• Soak It All Up. If you’re a writer, then it’s more than a fair bet to say that you’re probably also a reader. So, continue to read your favorite authors. Read for pleasure, but also be mindful during and after of what it is you like about them and their writing. What made the story work so well? What didn’t work as well? I’ve always said that I don’t ever want to be like anyone but myself, but that doesn’t mean that I can’t critically think about books I’ve enjoyed over the years and let that understanding gently influence my own writing. There are a lot of lesbian and non-lesbian authors whom I greatly admire, appreciate and try to carefully learn from.We’re lucky, because the lesbian fiction community is a tightly-knit one. There are multiple conventions and events each year, as well as Facebook groups, websites, mailing lists and even more nearly endless ways to connect with and learn from one another. Happy writing!

Headshot - AQAshley Quinn is an avid writer, voracious reader and lover of all things art. A born-and-raised Chicago girl, Ashley relocated to Dallas, Texas in 2014 and quickly discovered that she loves Tex-Mex, is terrified of Texas drivers, and doesn’t miss the blizzards.

With a B.A. in Marketing Communications from Columbia College Chicago and many years of professional communications and content strategy experience across a diverse range of industries, Ashley’s first love remains creative writing. She enjoys writing lesbian fiction and romance featuring relatable, developed characters and unique situations.


She lives in the Dallas area with her partner and their two spoiled dogs. They are usually planning their next adventure, while Ashley continues to write future books.
Amazon Profile:


Instagram: @ashleyquinnwrites


  1. Congrats on the release of your latest book!
    As a reader I echo everything you wrote in this post about editing; it does make an impression whether a story is well edited or rife with typos and other errors. When errors in a book interrupt the rhythm of my reading (like potholes on a road) it takes me out of the story; not a good thing.


  2. I’ve got to agree with you and Maddy on the importance of good editing 🙂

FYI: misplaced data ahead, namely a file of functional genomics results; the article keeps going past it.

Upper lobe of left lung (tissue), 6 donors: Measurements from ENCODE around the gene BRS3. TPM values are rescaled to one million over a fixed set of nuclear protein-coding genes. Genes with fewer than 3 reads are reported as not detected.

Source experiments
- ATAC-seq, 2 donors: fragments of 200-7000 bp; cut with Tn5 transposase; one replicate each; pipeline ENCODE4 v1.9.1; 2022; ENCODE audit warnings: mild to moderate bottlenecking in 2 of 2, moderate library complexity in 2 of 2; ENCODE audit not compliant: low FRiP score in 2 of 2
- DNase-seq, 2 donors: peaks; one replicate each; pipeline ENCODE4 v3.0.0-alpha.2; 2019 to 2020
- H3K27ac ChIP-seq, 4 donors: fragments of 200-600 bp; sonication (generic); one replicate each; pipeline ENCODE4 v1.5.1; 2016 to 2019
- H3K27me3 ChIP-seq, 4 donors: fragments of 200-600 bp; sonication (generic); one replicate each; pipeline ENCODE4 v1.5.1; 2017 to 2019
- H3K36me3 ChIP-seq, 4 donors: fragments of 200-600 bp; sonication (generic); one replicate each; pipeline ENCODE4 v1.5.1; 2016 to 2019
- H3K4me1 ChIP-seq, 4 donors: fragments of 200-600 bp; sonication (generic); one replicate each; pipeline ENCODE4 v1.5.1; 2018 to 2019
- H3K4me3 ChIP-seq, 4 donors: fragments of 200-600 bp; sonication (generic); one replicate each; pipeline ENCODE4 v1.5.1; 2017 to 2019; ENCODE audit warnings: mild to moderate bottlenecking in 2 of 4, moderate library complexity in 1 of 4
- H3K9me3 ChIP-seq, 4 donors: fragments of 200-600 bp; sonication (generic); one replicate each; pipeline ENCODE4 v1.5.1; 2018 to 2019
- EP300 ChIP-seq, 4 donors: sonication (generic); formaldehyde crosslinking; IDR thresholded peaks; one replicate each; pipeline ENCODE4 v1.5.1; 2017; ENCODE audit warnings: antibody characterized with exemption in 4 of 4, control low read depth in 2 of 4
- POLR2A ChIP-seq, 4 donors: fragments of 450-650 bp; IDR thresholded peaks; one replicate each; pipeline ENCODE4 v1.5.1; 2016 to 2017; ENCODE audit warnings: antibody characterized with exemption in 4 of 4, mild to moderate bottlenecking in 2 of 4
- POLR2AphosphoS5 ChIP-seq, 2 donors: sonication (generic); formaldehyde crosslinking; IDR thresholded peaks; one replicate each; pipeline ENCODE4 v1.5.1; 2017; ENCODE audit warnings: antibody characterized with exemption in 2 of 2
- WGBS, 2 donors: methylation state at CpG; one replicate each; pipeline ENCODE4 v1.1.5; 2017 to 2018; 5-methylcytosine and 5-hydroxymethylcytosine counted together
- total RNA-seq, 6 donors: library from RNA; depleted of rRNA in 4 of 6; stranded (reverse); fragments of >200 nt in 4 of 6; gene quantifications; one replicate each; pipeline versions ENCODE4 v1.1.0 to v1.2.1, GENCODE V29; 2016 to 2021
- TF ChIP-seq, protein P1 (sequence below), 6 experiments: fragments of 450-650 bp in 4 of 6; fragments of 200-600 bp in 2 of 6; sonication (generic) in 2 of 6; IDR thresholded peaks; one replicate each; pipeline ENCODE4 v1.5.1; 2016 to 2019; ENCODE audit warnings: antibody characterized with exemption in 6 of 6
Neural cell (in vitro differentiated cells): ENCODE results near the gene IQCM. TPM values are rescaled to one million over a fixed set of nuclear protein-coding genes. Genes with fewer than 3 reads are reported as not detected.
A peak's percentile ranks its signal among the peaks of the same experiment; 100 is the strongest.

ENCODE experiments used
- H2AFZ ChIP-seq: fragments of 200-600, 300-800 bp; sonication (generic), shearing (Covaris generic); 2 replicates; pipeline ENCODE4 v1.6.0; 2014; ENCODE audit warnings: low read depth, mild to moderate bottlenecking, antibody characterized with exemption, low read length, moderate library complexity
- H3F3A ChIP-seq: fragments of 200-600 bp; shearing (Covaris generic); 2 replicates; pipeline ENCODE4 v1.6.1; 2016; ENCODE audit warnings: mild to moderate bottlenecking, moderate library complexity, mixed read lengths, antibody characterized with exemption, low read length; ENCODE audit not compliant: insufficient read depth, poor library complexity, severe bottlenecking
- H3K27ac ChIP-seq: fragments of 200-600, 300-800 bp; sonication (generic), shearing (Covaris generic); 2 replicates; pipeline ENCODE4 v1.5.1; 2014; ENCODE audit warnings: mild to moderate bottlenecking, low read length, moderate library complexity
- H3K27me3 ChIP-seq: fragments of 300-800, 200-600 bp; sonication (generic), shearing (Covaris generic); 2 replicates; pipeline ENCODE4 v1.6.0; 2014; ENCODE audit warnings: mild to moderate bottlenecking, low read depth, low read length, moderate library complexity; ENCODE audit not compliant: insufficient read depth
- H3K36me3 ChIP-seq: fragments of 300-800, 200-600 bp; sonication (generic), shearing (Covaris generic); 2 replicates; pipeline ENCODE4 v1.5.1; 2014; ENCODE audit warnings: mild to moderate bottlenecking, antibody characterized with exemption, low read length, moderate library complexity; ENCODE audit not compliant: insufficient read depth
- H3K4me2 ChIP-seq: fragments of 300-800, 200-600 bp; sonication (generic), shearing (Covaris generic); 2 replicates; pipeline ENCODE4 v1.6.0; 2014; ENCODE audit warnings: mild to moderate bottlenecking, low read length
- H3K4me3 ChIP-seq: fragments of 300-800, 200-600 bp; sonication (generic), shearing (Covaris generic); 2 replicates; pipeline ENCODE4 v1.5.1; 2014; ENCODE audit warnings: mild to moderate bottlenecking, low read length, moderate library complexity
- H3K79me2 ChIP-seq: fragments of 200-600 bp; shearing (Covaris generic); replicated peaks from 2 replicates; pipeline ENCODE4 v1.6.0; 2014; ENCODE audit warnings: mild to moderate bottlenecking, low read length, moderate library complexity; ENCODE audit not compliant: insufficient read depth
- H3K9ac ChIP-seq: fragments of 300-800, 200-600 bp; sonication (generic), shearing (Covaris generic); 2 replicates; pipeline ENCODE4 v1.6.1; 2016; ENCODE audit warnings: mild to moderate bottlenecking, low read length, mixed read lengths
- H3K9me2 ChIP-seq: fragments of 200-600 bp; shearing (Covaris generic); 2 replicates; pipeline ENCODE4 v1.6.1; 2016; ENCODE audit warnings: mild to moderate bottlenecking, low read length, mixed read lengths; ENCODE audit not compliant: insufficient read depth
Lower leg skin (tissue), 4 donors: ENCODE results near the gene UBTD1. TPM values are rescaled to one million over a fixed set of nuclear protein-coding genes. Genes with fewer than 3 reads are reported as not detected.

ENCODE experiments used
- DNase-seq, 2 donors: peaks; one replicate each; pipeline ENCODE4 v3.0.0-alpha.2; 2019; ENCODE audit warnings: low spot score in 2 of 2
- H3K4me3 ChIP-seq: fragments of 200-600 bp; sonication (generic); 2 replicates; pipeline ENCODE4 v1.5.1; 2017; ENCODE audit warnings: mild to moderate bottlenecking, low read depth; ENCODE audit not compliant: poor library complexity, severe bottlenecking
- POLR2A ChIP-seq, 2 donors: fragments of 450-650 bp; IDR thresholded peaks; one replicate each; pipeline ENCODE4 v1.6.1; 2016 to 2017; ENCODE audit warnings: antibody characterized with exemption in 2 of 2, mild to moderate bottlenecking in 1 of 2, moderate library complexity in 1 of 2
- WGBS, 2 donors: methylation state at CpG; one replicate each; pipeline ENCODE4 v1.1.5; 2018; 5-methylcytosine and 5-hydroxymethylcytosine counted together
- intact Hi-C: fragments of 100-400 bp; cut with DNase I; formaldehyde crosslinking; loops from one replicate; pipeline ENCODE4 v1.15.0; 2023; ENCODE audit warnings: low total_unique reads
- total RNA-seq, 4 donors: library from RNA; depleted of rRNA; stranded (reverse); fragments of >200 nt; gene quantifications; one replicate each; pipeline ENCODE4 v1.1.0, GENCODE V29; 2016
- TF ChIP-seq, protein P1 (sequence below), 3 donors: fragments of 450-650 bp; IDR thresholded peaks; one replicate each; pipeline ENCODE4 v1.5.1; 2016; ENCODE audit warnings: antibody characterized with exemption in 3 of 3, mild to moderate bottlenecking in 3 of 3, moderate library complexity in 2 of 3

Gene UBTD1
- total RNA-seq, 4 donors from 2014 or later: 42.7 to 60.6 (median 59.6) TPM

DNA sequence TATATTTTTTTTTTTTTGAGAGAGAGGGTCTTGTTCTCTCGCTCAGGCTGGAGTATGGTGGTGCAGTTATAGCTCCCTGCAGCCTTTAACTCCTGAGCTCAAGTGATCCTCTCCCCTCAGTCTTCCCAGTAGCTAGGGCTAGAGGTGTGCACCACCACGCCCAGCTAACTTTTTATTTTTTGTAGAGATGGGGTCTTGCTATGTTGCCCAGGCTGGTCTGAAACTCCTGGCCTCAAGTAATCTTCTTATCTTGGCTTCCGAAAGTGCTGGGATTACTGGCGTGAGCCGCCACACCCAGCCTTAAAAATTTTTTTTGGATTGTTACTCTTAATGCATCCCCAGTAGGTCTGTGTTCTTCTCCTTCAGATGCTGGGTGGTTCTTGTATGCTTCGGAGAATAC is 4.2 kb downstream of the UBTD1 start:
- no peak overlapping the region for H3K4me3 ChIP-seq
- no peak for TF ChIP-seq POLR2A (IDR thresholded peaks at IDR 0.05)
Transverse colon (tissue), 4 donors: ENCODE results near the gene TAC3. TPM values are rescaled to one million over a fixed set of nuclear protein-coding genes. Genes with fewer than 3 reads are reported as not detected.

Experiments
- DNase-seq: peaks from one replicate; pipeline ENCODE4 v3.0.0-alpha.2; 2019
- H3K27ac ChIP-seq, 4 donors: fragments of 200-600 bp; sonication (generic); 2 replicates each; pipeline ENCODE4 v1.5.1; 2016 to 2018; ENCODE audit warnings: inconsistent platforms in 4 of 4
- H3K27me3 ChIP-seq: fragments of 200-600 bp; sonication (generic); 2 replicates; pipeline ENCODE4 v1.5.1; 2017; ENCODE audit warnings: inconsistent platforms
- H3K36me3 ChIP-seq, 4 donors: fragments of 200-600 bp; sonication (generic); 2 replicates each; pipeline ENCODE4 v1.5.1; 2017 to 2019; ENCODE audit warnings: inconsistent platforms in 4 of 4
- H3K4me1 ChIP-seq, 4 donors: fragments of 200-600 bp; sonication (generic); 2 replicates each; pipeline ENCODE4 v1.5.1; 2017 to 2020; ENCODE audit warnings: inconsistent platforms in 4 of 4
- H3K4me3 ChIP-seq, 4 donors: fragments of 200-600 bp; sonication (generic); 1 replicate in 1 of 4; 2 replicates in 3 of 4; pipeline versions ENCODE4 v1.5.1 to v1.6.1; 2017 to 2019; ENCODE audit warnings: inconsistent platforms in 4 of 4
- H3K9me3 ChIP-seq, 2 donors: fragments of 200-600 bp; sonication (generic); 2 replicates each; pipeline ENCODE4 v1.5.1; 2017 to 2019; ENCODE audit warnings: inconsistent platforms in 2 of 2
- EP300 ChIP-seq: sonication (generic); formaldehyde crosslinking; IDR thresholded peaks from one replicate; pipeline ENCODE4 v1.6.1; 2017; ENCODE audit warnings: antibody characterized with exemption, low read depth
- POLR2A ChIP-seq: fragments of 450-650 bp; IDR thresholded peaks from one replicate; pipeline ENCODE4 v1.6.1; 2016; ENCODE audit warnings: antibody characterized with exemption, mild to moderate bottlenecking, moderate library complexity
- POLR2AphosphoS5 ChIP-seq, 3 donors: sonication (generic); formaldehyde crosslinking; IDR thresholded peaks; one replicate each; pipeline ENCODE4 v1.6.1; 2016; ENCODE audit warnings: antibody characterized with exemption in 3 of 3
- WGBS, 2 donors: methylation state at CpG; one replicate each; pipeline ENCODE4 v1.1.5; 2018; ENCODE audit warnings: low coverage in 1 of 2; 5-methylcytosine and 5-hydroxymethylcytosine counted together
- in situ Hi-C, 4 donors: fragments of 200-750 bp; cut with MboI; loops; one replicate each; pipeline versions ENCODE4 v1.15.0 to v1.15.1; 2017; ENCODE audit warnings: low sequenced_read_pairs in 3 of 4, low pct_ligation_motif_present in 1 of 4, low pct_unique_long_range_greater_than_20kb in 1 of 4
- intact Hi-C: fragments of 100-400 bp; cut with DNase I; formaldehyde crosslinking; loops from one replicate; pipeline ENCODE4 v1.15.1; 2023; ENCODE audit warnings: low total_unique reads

Congrats on your newest book and on to your newest adventures.


  3. sounds like you have a good process here. I wish I could say the same. I never could reread what I wrote, hence the B’s I got in college. I’m much better now… Thanks for the insights!!


  4. Congratulations on the new book. I quite enjoyed your first two and look forward to reading this one as well.


  5. Thanks for the tips. I too have published a few ebooks. Two were co-authored and I found that it is a godsend having someone else on board through the process. If I say so myself, I think we worked well together and it was a lot of fun as well as a lot of work. What you say about editing is so true.


  6. Thanks for the great advice. I have been looking for something to help me organize my thoughts, heading over to check out workflowy after leaving my comment. Congrats on the new book! Seeing indie authors like yourself encourages me to continue to work on mine 🙂


  7. Good way of writing. I’m tired of writers who either can write but have no talent for story telling, or are good storytellers but lousy writers.


  8. From a reader’s perspective, it’s great to see that you place so much emphasis on editing and putting out a quality book. It’s something I consider when choosing books to buy. Looking forward to trying Summer of Love.


  9. Count me in. I look forward to reading your books, another author to ADD to my list ! Life is SO hard! 🙂